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November 26 2012
Humans and Neanderthals split from a common ancestor roughly half a million years ago. While many anthropologists will tell you we donâ€™t really know who that common ancestor was, others will say we do: the species Homo heidelbergensis, or something very much like it. An even smaller portion will point to another possibility: a controversial species called Homo antecessor.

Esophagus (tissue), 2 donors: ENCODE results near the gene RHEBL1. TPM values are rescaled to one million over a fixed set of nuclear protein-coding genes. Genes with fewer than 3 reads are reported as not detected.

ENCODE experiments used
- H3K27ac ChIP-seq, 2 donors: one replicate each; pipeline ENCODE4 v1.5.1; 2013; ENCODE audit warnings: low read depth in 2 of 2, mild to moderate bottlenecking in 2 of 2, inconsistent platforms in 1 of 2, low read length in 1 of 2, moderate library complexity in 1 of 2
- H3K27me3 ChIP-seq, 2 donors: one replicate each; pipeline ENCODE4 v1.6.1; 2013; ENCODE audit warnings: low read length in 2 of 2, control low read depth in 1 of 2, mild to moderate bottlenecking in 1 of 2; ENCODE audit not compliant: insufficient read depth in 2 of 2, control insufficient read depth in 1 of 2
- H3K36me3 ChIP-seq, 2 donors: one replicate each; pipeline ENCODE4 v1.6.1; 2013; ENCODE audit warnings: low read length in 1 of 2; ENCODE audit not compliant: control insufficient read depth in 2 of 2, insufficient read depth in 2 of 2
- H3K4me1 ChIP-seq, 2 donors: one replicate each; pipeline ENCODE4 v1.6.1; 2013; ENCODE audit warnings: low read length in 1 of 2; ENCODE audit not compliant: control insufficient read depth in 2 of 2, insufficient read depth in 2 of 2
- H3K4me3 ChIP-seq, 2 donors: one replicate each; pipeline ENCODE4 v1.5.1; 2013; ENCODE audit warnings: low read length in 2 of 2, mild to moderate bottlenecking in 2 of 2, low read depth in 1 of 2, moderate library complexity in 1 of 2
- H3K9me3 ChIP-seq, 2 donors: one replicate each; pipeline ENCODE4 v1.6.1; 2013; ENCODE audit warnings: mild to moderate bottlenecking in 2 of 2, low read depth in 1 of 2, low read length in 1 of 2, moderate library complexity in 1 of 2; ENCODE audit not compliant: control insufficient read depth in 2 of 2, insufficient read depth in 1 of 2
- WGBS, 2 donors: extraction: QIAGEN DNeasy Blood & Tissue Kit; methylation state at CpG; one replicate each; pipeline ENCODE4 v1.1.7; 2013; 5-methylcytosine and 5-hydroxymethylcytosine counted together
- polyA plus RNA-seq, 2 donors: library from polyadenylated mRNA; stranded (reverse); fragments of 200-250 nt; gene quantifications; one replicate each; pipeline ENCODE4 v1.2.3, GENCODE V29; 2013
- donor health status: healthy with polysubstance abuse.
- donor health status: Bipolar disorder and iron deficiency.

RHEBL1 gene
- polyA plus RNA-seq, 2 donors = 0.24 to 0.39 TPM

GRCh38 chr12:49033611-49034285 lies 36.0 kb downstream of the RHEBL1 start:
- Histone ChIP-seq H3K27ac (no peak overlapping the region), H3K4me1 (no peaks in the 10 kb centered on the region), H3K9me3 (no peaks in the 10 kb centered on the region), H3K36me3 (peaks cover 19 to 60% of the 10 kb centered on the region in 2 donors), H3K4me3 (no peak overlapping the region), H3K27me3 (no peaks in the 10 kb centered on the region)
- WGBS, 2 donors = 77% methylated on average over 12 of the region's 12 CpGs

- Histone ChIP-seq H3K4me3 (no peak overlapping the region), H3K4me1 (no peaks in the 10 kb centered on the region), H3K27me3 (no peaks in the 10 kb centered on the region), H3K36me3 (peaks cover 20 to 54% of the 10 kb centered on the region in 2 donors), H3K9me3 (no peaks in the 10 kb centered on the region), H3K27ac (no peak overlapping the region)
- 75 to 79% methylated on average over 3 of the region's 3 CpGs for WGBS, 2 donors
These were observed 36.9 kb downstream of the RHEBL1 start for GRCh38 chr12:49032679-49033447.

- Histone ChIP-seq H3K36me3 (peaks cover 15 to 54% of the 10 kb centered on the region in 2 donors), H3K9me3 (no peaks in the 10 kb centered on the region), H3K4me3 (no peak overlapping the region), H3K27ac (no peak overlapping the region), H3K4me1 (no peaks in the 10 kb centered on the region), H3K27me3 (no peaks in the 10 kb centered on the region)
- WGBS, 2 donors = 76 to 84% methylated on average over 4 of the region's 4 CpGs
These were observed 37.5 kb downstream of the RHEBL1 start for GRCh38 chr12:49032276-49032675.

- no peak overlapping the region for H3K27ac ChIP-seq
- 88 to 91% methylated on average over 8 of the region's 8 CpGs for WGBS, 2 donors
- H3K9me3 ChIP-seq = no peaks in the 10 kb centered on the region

H. antecessor, which first came to light in the 1990s, is known almost entirely from one cave in northern Spainâ€™s Atapuerca Mountains. While working at the Gran Dolina site from 1994 to 1996, a team of Spanish researchers found 80 fossils belonging to six hominid individuals that lived roughly 800,000 years ago. The hominidsâ€™ teeth were primitive like those of Homo erectus, but aspects of the hominidâ€™s faceâ€”particularly the shape of the nasal region and the presence of a facial depression above the canine tooth called the canine fossaâ€”were modern, resembling features of modern people. The unique mix of modern and primitive traits led the researchers to deem the fossils a new species, H. antecessor, in 1997.
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